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Okay, time to update once again. I've suffered another engine failure, this time not as significant. Another issue that was hindering my engine longevity was the cam. Apparently, the powroll cam was produced by a company called web, which is known by a few people to produce cams for these engines that are too aggressive, and don't have a ramp on the back side to slow the closing of the valves. I noticed it myself this time by wear finally showing up on the cam lobes, but being suspiciously absent on the closing side of the lobes. It was the cam that came in the bike. This time, it broke the top of the valve off, so the valve dropped, got bent, broke the valve guide, and aside from little scarring, left the head and piston in tact.

I purchased a smaller lift cam from a known good company, but as always, decided to play a bit with the rebuild. I found an intake valve from a brand, Psychic, that was black oxide coated for reduced friction and already undercut with the head shape changed for better flow. That meant I didn't have to try doing that part myself, which I had planned.


In the time since my last update, I upgraded mills as well. The one I got is old and used, but it's a full size Bridgeport with a 9"x42" table. All I can say is wow, that mill runs nice. I haven't touched the small one since I got the full size. Anyway, the mill comes with with the head. There was small scaring around the edge of the head that provides the squish, so I decided to try my hand at milling the head down. I assembled the motor with clay on the piston, rotated through a couple cycles, and measured. I then milled the head and remeasured. I got the exhaust valve to piston clearance to .070". Perfect.



I also did more port work on the head, smoothing out the ridges where the valve seats stuck into the port. You know, the opposite end of the hardened material from where the valves sit. I also removed a fair bit more material from the intake side. Having tried it out since then, all I can say is WOW. The compression is definitely noticeable. I was already starting with a high compression piston. Now, the kick back on the kick starter is impressive when I get it wrong. In switching to a smaller lift cam, I managed to either hold the same power, or even increase it throughout the entire range. The porting work on the exhaust side also served to up the usable rpm limit quite a bit. Using GPS, I've clocked it at 63mph, and I ran out of road while the engine was still climbing. All in all, not bad for a 150 with a 5 speed.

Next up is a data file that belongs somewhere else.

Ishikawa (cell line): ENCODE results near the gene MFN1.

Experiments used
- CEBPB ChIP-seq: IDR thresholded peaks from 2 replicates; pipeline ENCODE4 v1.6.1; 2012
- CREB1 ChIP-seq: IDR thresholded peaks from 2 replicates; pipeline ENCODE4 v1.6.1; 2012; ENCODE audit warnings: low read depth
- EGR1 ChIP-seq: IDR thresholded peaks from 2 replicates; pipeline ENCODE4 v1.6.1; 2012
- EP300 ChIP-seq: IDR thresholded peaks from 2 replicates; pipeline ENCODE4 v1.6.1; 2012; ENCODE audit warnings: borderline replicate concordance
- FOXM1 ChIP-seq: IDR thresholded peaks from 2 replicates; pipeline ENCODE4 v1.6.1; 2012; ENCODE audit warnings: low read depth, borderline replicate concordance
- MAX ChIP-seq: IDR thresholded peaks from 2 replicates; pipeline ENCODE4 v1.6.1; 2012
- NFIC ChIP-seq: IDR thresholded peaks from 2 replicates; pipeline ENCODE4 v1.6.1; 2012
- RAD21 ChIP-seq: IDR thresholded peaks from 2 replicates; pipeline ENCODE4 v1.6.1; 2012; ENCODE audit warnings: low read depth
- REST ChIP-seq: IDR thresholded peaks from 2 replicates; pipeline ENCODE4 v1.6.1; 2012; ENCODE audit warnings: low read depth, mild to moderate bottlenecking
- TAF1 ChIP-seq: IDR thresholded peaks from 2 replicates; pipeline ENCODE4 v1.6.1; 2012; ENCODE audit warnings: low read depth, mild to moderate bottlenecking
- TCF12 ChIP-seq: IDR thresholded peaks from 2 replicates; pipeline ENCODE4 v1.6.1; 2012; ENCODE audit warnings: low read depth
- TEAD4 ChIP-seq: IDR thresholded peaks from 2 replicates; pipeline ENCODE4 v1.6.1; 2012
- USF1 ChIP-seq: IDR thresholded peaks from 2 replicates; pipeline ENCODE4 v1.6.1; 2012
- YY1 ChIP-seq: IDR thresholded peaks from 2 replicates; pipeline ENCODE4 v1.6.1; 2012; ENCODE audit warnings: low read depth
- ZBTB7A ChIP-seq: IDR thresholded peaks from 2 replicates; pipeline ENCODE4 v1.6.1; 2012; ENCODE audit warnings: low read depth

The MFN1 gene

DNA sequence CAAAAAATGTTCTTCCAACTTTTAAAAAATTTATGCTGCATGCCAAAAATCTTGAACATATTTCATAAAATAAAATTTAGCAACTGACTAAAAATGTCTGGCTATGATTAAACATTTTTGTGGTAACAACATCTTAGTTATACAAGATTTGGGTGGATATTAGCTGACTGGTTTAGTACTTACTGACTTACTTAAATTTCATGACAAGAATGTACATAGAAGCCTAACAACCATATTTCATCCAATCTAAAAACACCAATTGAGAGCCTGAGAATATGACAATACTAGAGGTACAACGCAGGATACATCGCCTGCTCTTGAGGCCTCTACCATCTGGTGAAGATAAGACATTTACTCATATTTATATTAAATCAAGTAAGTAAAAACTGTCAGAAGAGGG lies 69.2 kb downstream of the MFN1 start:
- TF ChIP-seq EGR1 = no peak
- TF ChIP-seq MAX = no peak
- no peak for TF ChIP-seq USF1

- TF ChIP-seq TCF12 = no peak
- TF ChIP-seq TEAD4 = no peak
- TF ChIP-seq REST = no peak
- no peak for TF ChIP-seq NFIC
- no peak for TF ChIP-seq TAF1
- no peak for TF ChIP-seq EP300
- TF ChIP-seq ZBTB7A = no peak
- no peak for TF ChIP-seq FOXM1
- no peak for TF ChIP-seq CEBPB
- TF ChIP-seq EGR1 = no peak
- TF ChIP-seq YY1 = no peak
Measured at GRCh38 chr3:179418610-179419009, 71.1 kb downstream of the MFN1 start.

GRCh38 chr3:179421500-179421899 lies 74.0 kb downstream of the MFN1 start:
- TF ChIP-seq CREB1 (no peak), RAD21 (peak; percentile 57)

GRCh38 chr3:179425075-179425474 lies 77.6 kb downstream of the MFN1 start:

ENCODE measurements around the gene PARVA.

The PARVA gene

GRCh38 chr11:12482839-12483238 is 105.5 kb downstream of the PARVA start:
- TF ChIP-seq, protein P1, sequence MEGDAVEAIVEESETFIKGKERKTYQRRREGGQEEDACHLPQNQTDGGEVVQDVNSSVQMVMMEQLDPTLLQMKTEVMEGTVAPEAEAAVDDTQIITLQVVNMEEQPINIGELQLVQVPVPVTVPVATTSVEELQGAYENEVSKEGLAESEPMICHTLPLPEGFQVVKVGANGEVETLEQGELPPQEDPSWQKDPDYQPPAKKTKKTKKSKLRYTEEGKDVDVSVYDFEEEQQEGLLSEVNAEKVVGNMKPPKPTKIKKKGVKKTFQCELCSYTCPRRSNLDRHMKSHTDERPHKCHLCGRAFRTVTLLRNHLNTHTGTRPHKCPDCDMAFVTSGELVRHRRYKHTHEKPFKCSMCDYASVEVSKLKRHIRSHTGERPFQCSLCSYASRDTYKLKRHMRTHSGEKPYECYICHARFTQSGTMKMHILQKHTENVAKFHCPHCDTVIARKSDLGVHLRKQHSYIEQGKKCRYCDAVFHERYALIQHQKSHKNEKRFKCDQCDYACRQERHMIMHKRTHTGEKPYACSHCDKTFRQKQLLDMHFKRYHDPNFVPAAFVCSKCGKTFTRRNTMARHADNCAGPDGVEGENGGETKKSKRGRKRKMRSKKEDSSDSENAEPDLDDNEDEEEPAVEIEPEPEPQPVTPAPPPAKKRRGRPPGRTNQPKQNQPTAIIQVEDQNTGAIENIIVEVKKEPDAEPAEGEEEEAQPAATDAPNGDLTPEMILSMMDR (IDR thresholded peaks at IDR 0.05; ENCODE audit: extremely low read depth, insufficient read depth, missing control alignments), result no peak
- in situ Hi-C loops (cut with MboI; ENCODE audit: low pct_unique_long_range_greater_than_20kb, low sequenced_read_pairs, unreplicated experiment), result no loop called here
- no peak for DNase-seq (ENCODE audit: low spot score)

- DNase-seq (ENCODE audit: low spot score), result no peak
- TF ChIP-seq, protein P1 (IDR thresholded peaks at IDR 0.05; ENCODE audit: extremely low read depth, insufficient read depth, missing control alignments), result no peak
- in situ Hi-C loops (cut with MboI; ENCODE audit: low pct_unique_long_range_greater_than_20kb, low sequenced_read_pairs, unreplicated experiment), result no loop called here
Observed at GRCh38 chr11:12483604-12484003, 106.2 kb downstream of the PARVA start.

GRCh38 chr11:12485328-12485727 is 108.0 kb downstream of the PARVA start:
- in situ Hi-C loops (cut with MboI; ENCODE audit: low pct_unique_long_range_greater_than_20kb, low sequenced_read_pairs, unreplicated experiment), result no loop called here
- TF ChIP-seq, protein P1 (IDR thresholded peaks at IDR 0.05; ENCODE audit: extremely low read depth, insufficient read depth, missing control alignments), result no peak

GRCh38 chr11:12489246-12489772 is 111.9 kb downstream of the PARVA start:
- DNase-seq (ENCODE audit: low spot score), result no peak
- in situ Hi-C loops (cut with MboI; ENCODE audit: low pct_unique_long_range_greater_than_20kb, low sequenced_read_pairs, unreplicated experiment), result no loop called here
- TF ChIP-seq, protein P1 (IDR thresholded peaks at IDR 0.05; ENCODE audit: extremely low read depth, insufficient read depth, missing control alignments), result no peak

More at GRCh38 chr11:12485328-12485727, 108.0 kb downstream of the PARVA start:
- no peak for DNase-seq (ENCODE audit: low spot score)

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Old 06-18-2017, 08:04 PM   #25
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Thanks for the update, love seeing the pics with the mill. Super jealous, hope to someday have a workshop with something like that in it.
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Old 07-24-2017, 08:02 AM   #26
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Well, looks like I finally have a good reason to dump photobucket!

Windows 10 won't even let me get to the login page due to all the unsafe issues with their page and advertising. Maybe I'll eventually move the pictures somewhere else and redo the links for this thread. If anyone has any suggestions for hosting, let me know. Otherwise, I'll likely use imgur.com

On to other news, I finally got a cool new toy for making my practice a little more informative. A GPS lap timer! The software is a little buggy, but it does do a great job anyway. I can see what I'm doing where to save time, hit better speeds, where I brake to carry the most corner speed, etc. I've also learned how to merge the data with video, and finally learned the bare minimum of video editing. Just taking the raw video and merging the GPS data gives me a whole new perspective of where I'm shifting, where I can brake later, which turns I can take faster, etc. I'm just playing around with this.

https://youtu.be/6O1K7cyD4L4